The playful ‘Elephunk in my Soup’ was the result of experimentation by Phil Bowering and Steve Garden during spare studio time. The video was directed by artist William Keddell (now based in Florida) while Chris Barrett was responsible for the cinematography and the Len Lye-influenced animations (some scratched directly onto 16mm film in Lye’s style). Made in the days before a local music video industry had really established itself, it was a finalist in the NZ Music Awards. Phil Bowering is on the couch and, of course, he’s got his wash-hose.
Love Soup was a brief prelude to the rise of Bic Runga. She formed the duo with Kelly Horgan as a seventh former at Cashmere High School in Christchurch. They placed third in the 1993 Smokefree Rockquest and won a recording contract with Trevor Reekie’s Pagan Records. Runga then signed with Sony. One of her Love Soup songs ‘Drive’ was re-recorded for her debut Sony release and went on to win the 1996 APRA Silver Scroll (and the other Pagan recordings were released as part of the Drive EP). Kelly Horgan later played in Auckland band Heavy Jones Trio.
In 1865, Wellington became the Kiwi capital. In the more than 150 years since, cameras have caught the rise and fall of storms, buildings, and MPs, and Courtenay Place has played host to vampires and pool-playing priests. Wind through our Wellington Collection to catch the action, and check out backgrounders by musician Samuel Scott and broadcaster Roger Gascoigne.
Love Soup was a high school duo formed by singer-songwriter Bic Runga and guitarist Kelly Horgan. After coming third in the Smokefree Rockquest, they were picked up by Trevor Reekie’s Pagan Records. This video is about all that is extant from Love Soup, as they were overtaken by Runga’s burgeoning solo career. Shortly to be signed by major label Sony, her debut hit single (and APRA Silver Scroll winner) ‘Drive’ was only months away. Aged just 19, Runga already looks and sounds remarkably assured as she sings about a lost friendship, to a mystical CGI cipher.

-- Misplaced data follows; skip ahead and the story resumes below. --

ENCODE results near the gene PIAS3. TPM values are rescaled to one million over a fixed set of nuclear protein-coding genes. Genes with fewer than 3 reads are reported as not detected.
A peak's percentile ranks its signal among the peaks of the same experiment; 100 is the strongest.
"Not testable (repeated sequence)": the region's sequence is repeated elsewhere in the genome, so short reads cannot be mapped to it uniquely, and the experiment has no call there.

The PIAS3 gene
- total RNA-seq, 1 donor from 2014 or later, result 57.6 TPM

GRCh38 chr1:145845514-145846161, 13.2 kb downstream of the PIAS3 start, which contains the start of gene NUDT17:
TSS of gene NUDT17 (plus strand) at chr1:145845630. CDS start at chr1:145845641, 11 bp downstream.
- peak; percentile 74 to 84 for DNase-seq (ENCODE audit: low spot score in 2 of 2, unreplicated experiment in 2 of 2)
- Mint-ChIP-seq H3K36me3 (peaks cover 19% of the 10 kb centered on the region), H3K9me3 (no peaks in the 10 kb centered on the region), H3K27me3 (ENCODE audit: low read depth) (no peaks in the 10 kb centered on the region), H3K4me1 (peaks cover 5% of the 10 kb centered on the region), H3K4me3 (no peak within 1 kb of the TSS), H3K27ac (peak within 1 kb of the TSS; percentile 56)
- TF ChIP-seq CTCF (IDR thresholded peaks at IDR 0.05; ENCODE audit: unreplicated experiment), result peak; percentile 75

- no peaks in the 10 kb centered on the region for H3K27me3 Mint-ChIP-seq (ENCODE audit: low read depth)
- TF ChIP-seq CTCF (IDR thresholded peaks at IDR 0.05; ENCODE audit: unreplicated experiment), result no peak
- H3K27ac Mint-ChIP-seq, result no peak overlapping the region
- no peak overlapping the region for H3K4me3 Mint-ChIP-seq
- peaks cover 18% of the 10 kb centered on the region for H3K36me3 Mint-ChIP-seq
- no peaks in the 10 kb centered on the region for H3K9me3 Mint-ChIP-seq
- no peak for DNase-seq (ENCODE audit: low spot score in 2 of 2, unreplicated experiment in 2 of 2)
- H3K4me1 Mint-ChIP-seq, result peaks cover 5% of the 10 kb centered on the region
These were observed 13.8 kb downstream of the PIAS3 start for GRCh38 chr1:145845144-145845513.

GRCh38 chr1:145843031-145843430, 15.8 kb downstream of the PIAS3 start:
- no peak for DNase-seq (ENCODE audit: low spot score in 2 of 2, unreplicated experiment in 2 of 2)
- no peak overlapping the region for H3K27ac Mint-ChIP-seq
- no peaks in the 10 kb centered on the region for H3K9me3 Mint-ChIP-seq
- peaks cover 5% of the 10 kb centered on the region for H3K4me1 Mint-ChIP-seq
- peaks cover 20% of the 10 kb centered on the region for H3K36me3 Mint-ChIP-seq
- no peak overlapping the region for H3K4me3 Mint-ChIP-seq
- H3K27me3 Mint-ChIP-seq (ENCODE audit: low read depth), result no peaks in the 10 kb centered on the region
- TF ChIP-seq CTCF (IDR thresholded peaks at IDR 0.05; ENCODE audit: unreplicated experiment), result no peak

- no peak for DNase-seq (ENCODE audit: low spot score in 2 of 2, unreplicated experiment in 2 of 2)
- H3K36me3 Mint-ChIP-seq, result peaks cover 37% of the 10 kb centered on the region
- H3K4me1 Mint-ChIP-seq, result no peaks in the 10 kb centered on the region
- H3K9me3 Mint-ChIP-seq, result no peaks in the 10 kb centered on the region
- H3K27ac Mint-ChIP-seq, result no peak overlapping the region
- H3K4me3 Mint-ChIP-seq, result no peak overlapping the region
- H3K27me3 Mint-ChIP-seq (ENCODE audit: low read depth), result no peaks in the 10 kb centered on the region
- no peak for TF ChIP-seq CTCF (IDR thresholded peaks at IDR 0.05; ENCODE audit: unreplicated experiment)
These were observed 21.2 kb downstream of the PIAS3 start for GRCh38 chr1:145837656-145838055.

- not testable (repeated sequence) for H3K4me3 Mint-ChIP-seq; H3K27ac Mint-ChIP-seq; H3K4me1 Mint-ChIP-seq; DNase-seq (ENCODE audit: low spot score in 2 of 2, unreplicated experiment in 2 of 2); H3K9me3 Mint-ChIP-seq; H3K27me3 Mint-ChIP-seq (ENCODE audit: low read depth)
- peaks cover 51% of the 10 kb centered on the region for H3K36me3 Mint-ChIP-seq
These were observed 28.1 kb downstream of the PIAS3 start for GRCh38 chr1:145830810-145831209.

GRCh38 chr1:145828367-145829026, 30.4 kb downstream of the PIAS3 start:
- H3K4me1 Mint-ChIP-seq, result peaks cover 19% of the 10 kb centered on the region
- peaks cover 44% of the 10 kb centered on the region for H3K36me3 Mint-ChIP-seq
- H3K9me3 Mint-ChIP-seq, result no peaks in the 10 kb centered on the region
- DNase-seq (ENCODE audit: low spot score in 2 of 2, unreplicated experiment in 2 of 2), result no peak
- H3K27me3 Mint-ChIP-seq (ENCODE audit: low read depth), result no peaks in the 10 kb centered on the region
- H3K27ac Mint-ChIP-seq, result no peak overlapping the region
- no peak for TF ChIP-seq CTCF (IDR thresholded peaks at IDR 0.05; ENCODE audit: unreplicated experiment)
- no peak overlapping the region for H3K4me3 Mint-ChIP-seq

Presented by an animated pencil, but no less authoritative for it, From Len Lye to Gollum traces the history of Kiwi animation from birth in 1929, to the triumphs of the Lord of the Rings trilogy. The interviews and animated footage cover every base, from early pioneers (Len Lye, Disney import John Ewing) to the possibilities opened by computers (Weta Digital, Ian Taylor’s Animation Research). Along the way Euan Frizzell remembers the dog he found hardest to animate and the famous blue pencil; and Andrew Adamson speculates on how ignorance helped keep Shrek fresh.
Prank phone calls were more radio DJ Kevin Black’s on-air stock in trade, but he fronted an unlikely Top 20 hit with this spoof of Deane Waretini’s 1981 chart topper ‘The Bridge’. With more than a little help from his Radio Hauraki creative team, a plea for cross cultural harmony was transformed into a novelty song celebration of a largely unsung domestic appliance. Blackie was front and centre with the souped up fridge in the video shot by TVNZ in Wellington, but producer Kim Adamson was the singer and co-writer (in addition to playing the dodgy salesman).
Low Profile's main claim to fame is their quirky 1984 single 'Elephunk in my Soup'. The band was formed as a studio partnership by Phil Bowering and Steve Garden in 1982 (taking their name from the idea of being "low profile urban guerrillas"). Their debut album, 'Quiet Stress', followed in 1983; and there was a second long player, 'Elephunkin'', in 1987. Attempts to get overseas interest, following the success of 'Elephunk', were fruitless - and Bowering moved to London in 1990. He has since returned to New Zealand and is based in New Plymouth.
This promo, directed by Simon Ward, showcases a single from Wellington’s Disasteradio. The bespectacled "D-rad" broadcasts a soup of synth-pop from the safety of his bedroom bunker via walkie talkie to his bandit girl, stranded outside in a post apocalyptic landscape. She fends off zombie marauders after her dog; he eats - and gets infected by - a pizza ... and talks to his hand. And his hand talks back.
It's a Wonderful Life meets driver education in this NFU film that aims to scare those who would be careless in bad weather conditions. This now-quaint precursor to 2011's Ghost Chips road safety ad sets up a low-key mystery plot, as five naive unfortunates find themselves at a bus stop in pea-soup fog. Purgatorial befuddlement — the bus goes via 'Infinity Terrace' and a saucy angel is handing out harps — turns to moralizing, complete with flashbacks and a lecture from the weather god, as they discover why they've ended up en route to 'Elysian Fields'.
James Coleman trained as an actor and appeared in hit film Stickmen, but has made his name as a broadcaster on radio and television. He was a host on TV3 morning show Sunrise, and blended his actor and broadcaster roles in TV satire The Jaquie Brown Diairies.